Tuesday, February 19, 2008

Cool things happening. The exciting thing for me is at the end, so you can skip to that...

This is going to sound egotistical at first, but bear with me. It's anything but.

I googled my name last night, as I do on a monthly basis. Mostly, I want to know if my musings have been picked up by anyone else. Find them in odd places, a blog about airport security, Jay Leno's official site, a random business blog, a random comic blog, etc.

Anyway, what pops up mostly are my books that I wrote in the early '80's; Star Axe,Snowcastles and Icetowers. They seem to be all over the place, but interestingly enough, they are in England, New Zealand and Australia as much as the U.S. because they had an English publisher as well. I find my name on lists of books people have read.

And I get a fair amount of ridicule. Mostly, because it belongs to a genre, sword and sorcery, that get little respect, even among the fantasy and science fiction folk. Thud and Blunder. You know. So people will pick up things out of context, and make fun of it. That's fine, especially when I see that I'm in good company....many big name authors, who I enjoy, are roasted as well.

An example is a guy getting excited, (in a very snarky way), to have found a "cross between Conan and Star Wars!"

Well, not really. I actually had the title Star Axe before I ever heard of Star Wars.

But, it's O.K. It makes me much more sympathetic to other artists, actually. I think people can say pretty mean things about artists, and it never occurs to them that the artist might hear it.

Strangely, after this much time has passed, I have a pretty nuanced view of my books. First of all, I think the author's voice is very different from the author himself. If you come in my store and say you read my blog, I'll immediately say, "I'm so much cooler online," just to forestall expectations and possible disappointment.

And I've learned, too, just from my own reactions, but also from what I get from others, that people who know you.....probably won't like what you wrote. Whereas, a complete stranger just might. I won't go into all the explanations as to why I think that is.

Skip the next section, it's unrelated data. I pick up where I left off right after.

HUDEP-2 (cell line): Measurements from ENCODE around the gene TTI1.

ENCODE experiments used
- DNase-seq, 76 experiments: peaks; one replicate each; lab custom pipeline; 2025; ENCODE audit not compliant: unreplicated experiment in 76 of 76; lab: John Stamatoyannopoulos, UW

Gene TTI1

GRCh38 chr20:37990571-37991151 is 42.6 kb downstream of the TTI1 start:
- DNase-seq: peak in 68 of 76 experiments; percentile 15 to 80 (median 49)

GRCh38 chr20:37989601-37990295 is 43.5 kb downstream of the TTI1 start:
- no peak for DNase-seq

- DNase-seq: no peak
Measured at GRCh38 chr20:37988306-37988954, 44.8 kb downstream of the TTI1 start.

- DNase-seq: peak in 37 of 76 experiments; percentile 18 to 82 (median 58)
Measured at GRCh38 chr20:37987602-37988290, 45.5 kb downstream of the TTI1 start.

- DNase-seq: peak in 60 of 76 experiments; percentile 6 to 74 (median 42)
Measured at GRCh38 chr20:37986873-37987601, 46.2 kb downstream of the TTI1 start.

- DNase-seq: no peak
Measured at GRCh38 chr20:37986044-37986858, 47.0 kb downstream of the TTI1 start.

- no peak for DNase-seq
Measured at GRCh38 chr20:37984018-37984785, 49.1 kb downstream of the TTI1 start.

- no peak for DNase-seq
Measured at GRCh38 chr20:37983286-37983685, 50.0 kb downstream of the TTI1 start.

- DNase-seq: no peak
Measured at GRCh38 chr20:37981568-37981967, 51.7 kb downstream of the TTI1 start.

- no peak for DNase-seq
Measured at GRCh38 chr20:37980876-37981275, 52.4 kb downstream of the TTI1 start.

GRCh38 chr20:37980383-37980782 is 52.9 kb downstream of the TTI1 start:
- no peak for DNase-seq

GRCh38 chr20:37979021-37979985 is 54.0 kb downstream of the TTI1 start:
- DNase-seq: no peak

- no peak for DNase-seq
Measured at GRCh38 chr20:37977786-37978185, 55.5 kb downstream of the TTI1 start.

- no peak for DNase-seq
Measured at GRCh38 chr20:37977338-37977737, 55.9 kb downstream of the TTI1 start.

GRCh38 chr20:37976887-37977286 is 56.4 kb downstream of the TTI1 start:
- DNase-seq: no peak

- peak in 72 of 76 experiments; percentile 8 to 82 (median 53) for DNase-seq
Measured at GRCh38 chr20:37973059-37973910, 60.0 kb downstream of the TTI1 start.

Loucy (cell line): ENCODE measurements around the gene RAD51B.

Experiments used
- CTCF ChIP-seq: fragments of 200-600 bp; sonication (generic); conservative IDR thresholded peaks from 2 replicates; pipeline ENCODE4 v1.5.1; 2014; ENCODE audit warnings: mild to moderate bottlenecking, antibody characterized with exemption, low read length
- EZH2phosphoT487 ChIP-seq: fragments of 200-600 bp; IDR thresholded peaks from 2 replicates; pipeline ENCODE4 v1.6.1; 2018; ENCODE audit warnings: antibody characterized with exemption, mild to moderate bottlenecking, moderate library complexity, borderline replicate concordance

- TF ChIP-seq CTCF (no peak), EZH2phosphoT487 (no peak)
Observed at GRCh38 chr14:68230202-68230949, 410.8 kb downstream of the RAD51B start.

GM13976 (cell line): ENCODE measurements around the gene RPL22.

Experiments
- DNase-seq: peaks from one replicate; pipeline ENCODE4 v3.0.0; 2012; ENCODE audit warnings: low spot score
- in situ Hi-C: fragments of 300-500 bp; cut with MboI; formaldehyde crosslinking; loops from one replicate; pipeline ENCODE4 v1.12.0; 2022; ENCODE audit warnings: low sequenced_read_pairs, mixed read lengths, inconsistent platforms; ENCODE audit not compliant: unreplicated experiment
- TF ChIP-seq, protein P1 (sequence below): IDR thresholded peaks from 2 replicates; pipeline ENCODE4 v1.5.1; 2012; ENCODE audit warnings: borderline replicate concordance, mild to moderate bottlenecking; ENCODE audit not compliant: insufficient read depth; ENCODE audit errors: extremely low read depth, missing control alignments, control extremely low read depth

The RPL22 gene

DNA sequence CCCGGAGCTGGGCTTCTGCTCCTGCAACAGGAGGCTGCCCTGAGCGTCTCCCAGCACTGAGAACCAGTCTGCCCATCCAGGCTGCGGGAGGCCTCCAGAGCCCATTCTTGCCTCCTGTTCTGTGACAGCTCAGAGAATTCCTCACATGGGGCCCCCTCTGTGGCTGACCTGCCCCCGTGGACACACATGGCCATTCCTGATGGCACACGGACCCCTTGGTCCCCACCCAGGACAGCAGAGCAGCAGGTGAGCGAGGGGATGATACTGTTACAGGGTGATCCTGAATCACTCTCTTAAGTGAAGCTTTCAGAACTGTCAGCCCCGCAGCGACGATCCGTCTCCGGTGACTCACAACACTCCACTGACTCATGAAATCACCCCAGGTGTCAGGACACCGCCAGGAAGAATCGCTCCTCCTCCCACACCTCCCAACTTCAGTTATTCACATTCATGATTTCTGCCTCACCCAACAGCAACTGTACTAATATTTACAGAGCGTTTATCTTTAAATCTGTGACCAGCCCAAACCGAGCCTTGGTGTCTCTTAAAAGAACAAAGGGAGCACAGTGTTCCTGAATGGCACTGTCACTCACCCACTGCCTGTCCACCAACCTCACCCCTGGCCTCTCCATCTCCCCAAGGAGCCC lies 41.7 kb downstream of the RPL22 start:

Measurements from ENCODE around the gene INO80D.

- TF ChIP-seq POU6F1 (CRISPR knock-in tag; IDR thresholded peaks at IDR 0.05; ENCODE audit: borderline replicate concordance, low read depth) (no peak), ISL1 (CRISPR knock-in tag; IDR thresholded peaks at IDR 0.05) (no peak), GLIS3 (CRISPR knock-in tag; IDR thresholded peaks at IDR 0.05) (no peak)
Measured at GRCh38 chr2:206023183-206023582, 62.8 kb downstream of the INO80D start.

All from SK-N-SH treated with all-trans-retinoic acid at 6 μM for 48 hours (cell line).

Fortunately, early on I ran into enough people who had read my book before they met me, who genuinely seemed to like my books, a couple of them really, really liked my books! The majority don't say anything at all, and I take that to mean their mommy taught them right.

Still, I know that I was beginner, I poured my heart and soul into them, but what did I really know about writing? It is what it is. I still think that a 14 year old in England, who has read Conan and LOTR's and see's those great Ramos covers and buys the book, might really enjoy it.

There never were any real reviews of my books. I ran across just one a year or so ago that gave me a 2 stars out of 5 review. But since he gave a Game of Thrones, by George R.R. Martin a 1 star, I kind of laughed. The Song of Fire and Ice cycle by Martin is the best fantasy written since Lord of the Ring's, and as far as I'm concerned, Martin is the American Tolkien.

Last night, I came across two reviews on Amazon. One, by a guy named Blue Tyson, who seems to review every book in sight, was less than complementary:

A Two Star review, out of Five Stars.

"Pretty ordinary sword and sorcery style novel, with, you guessed it, a Star Axe.

Not much of a story or character to be found here."

Hurts me to the core. But the other review was pretty cool:

A Four Star review, out of Five Stars.

"A small gem of fantasy, November 24, 2005
By dissimulo
While this book is not ambitious or unique, it is a tight, engaging fantasy story. I'm surprised it has never been reprinted and that there are no other reviews here.

Star Axe is a coming-of-age, sword-in-the-stone, epic-fight-vs-good-and-evil sort of fantasy. It is a similar style of writing to what you would find in Sterling Lanier's books, such as Hiero's Journey and Menace Under Marswood. It is a fun and easy read, but memorable. Not a fantasy great, but well worth picking up."


Another interesting thing that's happened is that my books are being put online; by three or four sites. Not sure why. They don't seem to be making money off them. Seems like a lot of work. Since my publisher hasn't paid me anything in 25 years, what do I care? It's kind of flattering to know that my books will be floating around in bits on the internet...well, forever.

I've thought it interesting that my books seem to be more interesting to people 25 years later than they were when they came out. That there are myriads of sites selling the books -- and after all, they are only getting older and more historic. So they are still going to be around after I'm gone, I guess. And it shows, there really is no substituting for having a real, live national publisher, otherwise how could my books have made their way to places like Finland and Norway and New Zealand?

Anyway, this all preamble to this.